"Within Tusla, speaking collectively, those responsible for the series of errors that led to a direct accusation against Maurice McCabe of a rape offence knew: firstly, that he had never been accused of a rape offence by anyone; secondly, that a word processing error had led to an erroneously attributed accusation being recorded in a written file; thirdly, that this error had been passed on to the gardai; fourthly, that when the error was identified, a correction and retraction were sent to the gardai; fifthly, that this mistaken attribution remained on the Tusla file as two mutually inconsistent reports to gardai; sixthly, that within Tusla there were senior personnel who knew or ought to have known of the origin and mistaken nature of these two inconsistent reports but did not share that information at an appropriate time; and, seventhly, that multiple failures to read the file fully resulted in the letter of December 29."

If they did know how did they sleep at night? And if they could sleep at night, what does that signify? These questions might be uncomfortable, but with Charleton's grave findings and the fact that, by law, this organisation has the power to intervene in the lives of Irish children and families - frequently those who have already been failed by the State and are therefore fragile and at its mercy - the ethics and motivation that necessitated the tribunal need to be interrogated and established.

The relative dearth of comment from the child-welfare sector in regard to Charleton's remarkable findings against Tusla is notable. In the general public nobody will buy claptrap that the McCabe failures were primarily about lack of resources or money: to conflate the funding and the failings is to damage the family further.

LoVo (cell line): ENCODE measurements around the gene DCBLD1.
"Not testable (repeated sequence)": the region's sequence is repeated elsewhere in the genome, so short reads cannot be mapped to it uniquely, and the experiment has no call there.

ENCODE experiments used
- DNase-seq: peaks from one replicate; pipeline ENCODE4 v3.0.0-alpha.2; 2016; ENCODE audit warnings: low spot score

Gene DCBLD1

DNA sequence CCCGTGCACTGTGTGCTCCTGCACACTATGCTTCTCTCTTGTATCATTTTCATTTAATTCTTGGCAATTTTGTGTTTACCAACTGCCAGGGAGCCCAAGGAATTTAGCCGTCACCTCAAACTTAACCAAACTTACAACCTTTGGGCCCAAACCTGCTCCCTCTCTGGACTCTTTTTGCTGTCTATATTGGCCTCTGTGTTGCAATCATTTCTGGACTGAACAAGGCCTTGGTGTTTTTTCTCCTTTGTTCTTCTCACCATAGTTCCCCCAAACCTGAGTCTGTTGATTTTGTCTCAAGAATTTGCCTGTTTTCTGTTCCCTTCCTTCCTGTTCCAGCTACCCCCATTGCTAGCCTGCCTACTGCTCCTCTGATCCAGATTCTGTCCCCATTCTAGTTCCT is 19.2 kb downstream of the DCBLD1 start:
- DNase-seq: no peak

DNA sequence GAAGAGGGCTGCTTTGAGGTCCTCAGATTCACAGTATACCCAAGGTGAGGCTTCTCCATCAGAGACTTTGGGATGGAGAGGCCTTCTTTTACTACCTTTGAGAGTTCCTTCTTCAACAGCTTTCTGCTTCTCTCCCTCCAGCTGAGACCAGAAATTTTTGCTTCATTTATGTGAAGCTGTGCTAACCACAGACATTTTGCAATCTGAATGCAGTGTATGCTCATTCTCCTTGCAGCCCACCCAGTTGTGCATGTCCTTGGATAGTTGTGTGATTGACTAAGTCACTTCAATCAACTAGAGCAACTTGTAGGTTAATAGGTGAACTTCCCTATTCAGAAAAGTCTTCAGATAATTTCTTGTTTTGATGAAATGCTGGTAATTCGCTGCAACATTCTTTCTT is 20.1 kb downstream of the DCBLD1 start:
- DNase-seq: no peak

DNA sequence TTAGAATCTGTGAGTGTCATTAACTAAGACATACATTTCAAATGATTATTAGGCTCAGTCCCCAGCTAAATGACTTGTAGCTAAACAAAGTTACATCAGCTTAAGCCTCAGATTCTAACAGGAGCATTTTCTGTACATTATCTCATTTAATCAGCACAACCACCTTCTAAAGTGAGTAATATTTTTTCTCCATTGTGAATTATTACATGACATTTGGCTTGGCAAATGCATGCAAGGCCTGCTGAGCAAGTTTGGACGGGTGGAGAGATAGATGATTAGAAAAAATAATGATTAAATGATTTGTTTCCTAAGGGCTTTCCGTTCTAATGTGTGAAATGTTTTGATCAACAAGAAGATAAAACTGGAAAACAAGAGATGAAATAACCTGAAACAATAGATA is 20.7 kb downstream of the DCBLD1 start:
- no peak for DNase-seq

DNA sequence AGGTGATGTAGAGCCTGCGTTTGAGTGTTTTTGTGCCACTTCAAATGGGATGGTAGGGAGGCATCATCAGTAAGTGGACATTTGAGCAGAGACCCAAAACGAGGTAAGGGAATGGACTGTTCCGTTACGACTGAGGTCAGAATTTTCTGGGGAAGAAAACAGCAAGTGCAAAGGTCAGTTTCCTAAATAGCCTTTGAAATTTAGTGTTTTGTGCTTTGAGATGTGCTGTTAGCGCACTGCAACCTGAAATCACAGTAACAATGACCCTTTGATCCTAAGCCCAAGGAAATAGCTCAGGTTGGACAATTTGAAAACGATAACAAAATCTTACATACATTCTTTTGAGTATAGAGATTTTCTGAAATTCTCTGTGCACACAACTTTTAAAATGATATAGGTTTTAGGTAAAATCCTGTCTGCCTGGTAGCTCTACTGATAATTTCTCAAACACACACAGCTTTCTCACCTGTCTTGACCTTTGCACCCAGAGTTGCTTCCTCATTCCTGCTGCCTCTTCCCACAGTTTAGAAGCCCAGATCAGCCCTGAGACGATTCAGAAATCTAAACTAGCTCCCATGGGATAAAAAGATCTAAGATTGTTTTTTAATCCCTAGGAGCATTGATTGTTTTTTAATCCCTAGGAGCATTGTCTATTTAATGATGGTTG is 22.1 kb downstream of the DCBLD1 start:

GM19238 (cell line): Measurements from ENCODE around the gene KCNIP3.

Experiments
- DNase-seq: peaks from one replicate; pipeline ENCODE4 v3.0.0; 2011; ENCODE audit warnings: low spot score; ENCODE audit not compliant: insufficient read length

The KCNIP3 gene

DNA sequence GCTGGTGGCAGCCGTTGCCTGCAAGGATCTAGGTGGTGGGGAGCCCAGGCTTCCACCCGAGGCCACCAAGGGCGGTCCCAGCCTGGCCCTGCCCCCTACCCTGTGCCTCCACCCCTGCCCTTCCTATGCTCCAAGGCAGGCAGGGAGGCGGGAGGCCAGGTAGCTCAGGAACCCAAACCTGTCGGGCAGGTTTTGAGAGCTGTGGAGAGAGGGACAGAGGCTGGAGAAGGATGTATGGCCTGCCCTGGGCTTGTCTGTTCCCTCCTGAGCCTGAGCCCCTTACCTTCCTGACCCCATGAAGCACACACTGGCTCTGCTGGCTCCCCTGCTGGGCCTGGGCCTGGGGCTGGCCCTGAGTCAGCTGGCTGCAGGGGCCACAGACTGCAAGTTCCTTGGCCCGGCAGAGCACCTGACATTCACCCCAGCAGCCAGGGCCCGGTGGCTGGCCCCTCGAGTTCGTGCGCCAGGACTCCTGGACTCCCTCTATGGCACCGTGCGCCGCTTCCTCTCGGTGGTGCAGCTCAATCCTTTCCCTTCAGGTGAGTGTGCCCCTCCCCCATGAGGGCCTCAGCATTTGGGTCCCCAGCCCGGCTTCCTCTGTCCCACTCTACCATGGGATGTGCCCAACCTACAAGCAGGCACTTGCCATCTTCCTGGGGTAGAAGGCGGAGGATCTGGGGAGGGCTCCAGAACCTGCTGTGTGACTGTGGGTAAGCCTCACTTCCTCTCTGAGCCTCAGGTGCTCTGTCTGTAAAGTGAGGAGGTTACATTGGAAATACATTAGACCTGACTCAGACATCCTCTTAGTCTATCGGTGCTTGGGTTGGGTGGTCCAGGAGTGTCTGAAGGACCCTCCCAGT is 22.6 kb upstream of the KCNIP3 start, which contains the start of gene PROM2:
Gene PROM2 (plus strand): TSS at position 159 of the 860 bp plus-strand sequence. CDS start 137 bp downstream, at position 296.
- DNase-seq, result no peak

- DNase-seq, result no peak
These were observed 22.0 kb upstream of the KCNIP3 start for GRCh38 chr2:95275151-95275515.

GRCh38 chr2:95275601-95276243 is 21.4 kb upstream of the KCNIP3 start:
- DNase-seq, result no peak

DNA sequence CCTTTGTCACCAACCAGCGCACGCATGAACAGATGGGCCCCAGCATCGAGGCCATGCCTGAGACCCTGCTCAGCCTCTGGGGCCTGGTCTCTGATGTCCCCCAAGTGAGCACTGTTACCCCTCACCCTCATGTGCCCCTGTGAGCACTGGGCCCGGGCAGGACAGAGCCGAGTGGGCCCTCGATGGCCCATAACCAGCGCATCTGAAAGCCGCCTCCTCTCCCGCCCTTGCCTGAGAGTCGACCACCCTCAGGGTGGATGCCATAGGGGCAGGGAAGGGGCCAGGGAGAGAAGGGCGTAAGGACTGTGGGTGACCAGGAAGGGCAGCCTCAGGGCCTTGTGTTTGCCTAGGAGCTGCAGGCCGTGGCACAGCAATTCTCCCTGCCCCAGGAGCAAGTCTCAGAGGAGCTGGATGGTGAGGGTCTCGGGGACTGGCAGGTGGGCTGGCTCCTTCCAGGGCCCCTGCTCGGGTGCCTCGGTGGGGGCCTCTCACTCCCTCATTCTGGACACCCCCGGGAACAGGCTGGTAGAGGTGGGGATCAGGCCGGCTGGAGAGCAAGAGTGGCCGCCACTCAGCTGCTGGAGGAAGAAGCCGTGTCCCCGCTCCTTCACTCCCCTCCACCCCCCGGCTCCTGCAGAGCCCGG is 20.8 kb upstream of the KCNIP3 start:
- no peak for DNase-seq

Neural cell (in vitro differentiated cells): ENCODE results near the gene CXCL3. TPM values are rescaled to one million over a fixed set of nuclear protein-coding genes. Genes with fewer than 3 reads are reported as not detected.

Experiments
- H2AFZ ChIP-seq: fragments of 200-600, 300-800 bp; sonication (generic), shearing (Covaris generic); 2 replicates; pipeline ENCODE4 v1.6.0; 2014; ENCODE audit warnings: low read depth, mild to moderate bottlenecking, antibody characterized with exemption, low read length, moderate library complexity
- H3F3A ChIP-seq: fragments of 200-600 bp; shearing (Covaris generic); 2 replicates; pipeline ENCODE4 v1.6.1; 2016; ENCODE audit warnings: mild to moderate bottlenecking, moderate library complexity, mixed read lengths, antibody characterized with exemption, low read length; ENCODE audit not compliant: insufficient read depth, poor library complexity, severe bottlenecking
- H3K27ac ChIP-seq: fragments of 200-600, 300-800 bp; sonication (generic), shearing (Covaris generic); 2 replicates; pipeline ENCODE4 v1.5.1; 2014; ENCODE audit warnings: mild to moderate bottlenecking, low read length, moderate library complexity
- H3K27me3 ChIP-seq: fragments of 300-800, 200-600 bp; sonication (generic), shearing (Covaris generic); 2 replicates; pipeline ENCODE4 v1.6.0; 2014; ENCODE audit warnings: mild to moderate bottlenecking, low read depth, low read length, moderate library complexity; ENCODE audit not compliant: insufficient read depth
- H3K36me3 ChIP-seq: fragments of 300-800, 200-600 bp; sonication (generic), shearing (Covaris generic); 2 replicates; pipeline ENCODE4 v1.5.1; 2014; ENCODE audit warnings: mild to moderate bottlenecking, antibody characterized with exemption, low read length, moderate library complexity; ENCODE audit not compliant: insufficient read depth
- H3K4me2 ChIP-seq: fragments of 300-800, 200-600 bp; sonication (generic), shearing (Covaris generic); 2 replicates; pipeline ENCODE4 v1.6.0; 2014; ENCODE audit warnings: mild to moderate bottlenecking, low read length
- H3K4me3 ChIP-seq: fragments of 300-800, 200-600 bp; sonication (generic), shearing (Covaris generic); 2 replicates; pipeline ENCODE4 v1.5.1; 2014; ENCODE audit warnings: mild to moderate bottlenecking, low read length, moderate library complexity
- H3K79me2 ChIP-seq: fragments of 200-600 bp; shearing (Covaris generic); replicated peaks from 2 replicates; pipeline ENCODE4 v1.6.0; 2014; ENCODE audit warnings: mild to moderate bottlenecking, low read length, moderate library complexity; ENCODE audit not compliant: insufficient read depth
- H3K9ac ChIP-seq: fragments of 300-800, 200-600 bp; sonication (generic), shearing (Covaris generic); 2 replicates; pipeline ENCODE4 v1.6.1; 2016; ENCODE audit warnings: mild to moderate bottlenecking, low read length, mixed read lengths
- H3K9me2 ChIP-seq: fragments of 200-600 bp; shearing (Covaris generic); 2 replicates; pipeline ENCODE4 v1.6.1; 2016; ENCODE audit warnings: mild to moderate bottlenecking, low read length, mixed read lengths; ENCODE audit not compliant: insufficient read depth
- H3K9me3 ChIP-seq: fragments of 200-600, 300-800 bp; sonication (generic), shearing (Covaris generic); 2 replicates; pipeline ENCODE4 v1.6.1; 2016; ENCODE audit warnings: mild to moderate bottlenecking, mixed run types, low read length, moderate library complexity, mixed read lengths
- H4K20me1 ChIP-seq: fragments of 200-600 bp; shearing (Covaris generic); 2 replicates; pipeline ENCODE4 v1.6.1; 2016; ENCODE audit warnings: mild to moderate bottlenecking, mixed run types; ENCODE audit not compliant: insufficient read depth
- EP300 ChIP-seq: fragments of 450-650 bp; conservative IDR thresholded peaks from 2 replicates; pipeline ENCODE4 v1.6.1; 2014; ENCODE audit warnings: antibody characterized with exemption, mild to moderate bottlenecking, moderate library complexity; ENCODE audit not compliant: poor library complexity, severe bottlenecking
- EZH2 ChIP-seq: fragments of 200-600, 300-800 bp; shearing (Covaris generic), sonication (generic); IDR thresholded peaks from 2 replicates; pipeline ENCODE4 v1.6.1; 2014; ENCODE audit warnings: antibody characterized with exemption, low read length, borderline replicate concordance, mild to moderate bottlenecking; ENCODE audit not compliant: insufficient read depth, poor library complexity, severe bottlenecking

Because how much public money was Tusla able to spend on external legal or other advice that resulted in its mystifying response to the tribunal? Who sanctioned that spend? Who chose that route? How much public money did Tusla further spend on legal representation at the tribunal itself? The very fact that Justice Charleton stated that if Tusla had admitted its error, the Disclosures Tribunal might not have been necessary at all, means the organisation has immediate and critical questions to answer regarding the total cost of the tribunal to the public.

Justice Charleton's assertion in this regard has to bring the decisions by senior Tusla personnel within the ambit of the PAC and the Comptroller & Auditor General, for urgent and public examination.

Equally, these expensive decisions must be addressed in the Dail by the Taoiseach, the Minister for Finance and Public Expenditure and the Minister for Children, both as a matter of urgency and at the insistence of the Opposition.

Despite Charleton's report "thrilling" Sgt McCabe, it was his own insistence on recording a meeting with gardai that gave him vital protection. I can only hope his cases against the State result in historic and exemplary damages or settlements.

The sewer quality of the calumny and its subsequent and erroneous institutional seep and spread have a resonance, vibration of their own. Even if the McCabes forgive, the wrong is too deep, too disgusting for karma to forget. For the rest of us, we rely on the Government to address the savagery by telling Tusla the Charleton Report is only the beginning, not the end. The McCabes were betrayed and hunted. The tribunal public millions are spent. The incompetent, institutional arse can no longer be covered.

Sunday Independent